There aren’t too many in the rap game that can do it like Jean, regardless of gender. True heads know her from her work with Natural Resource in the mid-90s, while others might have heard her on collaborations with artists like Masta Ace, Talib Kweli, The Herbaliser, and her partner in crime on this release, 9th Wonder. Whatever the source, if you’ve heard her in action, you know she’s no joke and her take-no-prisoners rhyming style puts her among the elites in the genre.
If you’re familiar with Jean Grae’s career, you probably already know about this album, as it was shelved after being leaked to the internet a few years back. Fortunately, Kweli’s Blacksmith Music label has decided to reward loyal fans with an official version, for which Jean and 9th created four different covers, each playing off a classic album cover of the past. My own copy is a spoof of Raekwon’s “Only Built 4 Cuban Linx,” but others include parodies of albums by Public Enemy, Black Sheep, and Das Efx. This little wink at the serious hip hop heads who are her main audience is definitely appreciated, and it’s a good indication of her mindset on this release, which finds her at her sharpest, delivering her verbal lessons with a precision that is worthy of the classics she is invoking with her cover art.
Jean wastes no time proving her lyrical bona fides, promising on the “Intro” to “keep it gritty like the grates at the edge of the curbs” over 9th’s cinematic strings. The next track, “2-32’s” featuring DP, follows in the same vein with viciously witty battle raps spurred on by some pulsating 9th Wonder soul. This one is chock full of quotables, including her assertion that she’s “un-Common like Erykah,” or the boast, “I raise Havoc, like giving Mobb Deep a booster chair.” Other top notch shit-talking tracks include the horn-heavy “Think About It” and “The Time Is Now,” a dope-ass duet with Phonte where they claim to be “the Ashford & Simpson of this rap shit.” Jean asserts that she’s out to “get green like chlorophyll” while Phonte kills it in his first eight bars:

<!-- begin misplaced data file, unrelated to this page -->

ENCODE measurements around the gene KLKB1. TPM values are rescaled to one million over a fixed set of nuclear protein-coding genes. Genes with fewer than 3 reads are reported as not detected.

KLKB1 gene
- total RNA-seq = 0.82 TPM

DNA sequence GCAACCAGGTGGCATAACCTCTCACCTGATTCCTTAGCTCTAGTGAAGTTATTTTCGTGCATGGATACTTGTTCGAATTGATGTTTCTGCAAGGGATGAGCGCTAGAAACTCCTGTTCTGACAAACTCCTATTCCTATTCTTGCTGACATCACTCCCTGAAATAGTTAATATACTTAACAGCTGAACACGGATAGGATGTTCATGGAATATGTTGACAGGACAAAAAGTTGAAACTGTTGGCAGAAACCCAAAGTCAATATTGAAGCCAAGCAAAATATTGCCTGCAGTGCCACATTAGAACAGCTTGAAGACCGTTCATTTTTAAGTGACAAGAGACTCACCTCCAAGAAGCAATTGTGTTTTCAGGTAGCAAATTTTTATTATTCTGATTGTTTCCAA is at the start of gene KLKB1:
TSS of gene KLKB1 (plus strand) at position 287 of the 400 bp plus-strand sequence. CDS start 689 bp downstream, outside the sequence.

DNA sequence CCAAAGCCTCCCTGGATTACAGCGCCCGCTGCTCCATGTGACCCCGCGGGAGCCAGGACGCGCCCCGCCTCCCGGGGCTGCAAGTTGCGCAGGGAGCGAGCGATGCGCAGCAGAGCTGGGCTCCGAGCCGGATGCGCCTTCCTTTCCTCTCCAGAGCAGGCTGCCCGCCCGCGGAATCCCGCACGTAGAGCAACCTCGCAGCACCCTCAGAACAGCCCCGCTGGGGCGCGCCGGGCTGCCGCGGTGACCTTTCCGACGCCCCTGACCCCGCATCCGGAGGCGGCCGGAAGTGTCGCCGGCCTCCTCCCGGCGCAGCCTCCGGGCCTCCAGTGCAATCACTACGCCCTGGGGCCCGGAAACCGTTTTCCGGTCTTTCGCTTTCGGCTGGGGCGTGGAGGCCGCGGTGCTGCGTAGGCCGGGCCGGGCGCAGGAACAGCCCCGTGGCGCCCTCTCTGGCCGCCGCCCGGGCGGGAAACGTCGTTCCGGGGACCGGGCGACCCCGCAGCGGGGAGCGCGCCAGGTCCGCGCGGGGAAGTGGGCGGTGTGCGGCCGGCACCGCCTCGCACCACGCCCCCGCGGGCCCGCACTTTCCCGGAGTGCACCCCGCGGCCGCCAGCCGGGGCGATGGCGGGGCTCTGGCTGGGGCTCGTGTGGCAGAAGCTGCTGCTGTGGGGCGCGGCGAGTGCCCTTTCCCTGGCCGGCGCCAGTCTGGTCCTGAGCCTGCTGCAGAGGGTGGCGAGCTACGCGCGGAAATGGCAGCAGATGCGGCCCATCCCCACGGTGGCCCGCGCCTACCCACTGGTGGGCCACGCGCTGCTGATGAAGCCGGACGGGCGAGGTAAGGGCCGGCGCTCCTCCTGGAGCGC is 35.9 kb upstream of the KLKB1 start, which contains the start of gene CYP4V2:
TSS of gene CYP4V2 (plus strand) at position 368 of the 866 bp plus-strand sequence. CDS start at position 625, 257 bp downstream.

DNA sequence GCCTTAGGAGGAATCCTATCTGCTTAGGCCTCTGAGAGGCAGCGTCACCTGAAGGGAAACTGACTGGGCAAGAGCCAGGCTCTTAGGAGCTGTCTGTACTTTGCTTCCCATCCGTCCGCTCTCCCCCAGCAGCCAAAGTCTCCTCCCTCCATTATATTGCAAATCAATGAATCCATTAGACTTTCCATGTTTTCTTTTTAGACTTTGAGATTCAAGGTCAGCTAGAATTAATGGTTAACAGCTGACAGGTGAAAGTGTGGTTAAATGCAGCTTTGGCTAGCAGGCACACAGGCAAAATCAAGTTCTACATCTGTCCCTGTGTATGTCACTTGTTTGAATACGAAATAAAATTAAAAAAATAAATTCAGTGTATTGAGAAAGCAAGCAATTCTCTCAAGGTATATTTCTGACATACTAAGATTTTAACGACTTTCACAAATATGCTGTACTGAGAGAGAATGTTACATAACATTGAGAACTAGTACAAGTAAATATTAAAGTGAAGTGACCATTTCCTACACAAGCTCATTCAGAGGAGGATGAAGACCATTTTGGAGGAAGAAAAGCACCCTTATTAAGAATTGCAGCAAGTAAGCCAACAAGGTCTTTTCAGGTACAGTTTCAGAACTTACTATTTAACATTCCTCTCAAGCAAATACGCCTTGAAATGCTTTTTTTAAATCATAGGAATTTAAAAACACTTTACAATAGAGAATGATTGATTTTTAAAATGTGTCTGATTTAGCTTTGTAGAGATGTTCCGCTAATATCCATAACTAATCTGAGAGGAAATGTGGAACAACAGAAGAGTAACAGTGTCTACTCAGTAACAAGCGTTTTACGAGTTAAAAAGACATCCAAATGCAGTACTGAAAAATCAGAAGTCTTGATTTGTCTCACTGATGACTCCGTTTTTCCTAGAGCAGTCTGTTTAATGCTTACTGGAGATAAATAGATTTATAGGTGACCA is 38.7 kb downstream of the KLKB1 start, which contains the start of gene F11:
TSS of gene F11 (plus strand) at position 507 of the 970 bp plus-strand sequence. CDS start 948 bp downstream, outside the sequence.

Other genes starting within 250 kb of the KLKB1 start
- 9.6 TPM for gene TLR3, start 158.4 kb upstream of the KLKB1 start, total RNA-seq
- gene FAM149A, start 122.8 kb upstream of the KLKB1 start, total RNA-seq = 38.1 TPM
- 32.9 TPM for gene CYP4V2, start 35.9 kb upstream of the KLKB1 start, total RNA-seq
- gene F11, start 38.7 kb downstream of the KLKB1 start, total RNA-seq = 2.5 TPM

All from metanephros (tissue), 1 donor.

“At this moment, Phonte’s flow is
stompin through, y’all niggas just tip-toein’
Soon as they put it on, they say he Big Willie
You just a Lil Jon, tryna Get Lower
This is proof that the existence of persistence pays off and it’s showin
Cuz labels used to play me like, now they better pay me like
I’m Luke Wilson, check your books, I ain’t Owen”
In addition to the straightforward braggadocio, Jean also works her magic on a couple of stellar story-telling tracks. “Billy Killer” tells a first-person tale of a woman in a relationship with a man caught up in a high-risk lifestyle. Her narrative of his increasingly dire situation vividly captures the helplessness of the woman involved, who desperately wants to help but isn’t allowed to. The only thing that holds this song back is some random lyric deletions which I can only assume were edited out because they included objectionable content. Considering it’s a story about (I presume) fictional characters, the censorship doesn’t make much sense and is annoying to boot. “American Pimp” co-stars Median, and the two spin a couple of yarns about characters in unsavory circumstances. Jean’s verse centers on a young girl who might as well be Tupac’s “Brenda,” but the extra touches she uses to flesh out her story keep it from sounding like the generic ghetto narratives so many other rappers deliver.